If we think about the city as an extension of the human body, then infrastructure like wastewater treatment is part of a natural cycle of “input and output”. However the geography and economy of waste are much removed from out actual bodies. The Sludge Economy makes more visible the infrastructure of human waste –specifially sewage treatment plants; and the social, environmental, and racial justice issues that are sometimes equally as invisible as the physical infrastructure.
A newsprint pamphlet outlines a sewage chronology and related social justice issues in two neighborhoods burdened by sewage treatment plants. I also held a public event titled This Picnic Stinks! in the Riverbank State Park which sits atop the North River wastewater treatment plant in Harlem, New York City. This potluck picnic included a talk by me and Jaime Stein (formerly the environmental policy analyst at Sustainable South Bronx) about New York City’s sludge economy. A cake printed with locations of sewage plants was a visual aid and dessert.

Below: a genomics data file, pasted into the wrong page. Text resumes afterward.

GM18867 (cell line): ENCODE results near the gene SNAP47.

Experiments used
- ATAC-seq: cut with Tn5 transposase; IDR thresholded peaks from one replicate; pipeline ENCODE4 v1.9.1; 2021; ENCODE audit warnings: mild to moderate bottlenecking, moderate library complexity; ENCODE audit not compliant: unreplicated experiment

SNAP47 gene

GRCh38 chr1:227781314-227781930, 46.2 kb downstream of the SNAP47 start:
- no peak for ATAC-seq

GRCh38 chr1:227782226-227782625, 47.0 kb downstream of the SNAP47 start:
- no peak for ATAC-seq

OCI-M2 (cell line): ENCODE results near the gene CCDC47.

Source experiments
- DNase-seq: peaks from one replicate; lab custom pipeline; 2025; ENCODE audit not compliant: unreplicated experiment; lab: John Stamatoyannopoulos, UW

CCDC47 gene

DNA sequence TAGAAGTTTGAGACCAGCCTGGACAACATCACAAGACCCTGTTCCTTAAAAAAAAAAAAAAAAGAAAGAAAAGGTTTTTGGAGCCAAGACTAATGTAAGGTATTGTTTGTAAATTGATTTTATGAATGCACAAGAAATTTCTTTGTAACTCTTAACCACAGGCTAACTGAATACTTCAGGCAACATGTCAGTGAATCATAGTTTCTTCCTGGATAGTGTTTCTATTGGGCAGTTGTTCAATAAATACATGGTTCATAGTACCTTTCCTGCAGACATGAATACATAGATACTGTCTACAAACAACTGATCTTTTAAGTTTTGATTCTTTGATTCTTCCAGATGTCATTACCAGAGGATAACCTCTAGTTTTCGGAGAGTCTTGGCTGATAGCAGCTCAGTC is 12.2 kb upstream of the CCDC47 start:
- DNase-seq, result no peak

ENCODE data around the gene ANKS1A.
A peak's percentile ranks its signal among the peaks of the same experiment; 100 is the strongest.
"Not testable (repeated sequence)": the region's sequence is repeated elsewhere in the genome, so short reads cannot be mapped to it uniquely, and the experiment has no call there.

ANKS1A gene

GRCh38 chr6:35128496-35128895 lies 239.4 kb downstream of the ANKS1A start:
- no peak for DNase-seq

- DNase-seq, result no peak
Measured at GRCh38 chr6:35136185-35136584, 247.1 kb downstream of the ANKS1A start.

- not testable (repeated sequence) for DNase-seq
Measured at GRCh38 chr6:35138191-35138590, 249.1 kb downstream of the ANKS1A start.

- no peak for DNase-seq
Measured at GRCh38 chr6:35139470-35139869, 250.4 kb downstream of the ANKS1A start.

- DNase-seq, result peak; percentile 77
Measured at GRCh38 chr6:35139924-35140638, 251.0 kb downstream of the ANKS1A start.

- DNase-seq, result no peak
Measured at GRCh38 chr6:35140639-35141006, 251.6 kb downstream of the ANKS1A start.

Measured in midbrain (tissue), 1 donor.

> The Sludge Economy (video)
> A Bay View, SOMArts, San Francisco 2014
+ Undercurrents: Experimental Ecosytems in Recent Art | 5.27-6.19.10 | The Kitchen, NYC
> Tracing Waste | 2.23-3.15.2015 | Princeton University-School of Architecture Gallery
+Undercurrents (Catalog). Anik Fournier, Michelle Y. Lim, Amanda Parmer, Robert Wuife. (Whitney Museum of American Art)
> Heroes and Charlatans blog | Stephen Zacks
+ Critical Day Trips: Tourism and Land-Based Practice | Sarah Kanouse in Critical Landscapes, Emily Eliza Scott, Kristen Swenson, Eds. (University of California Press, 2015)
> Undercurrents Makes an Ecological Museum of New York City | The Indypendent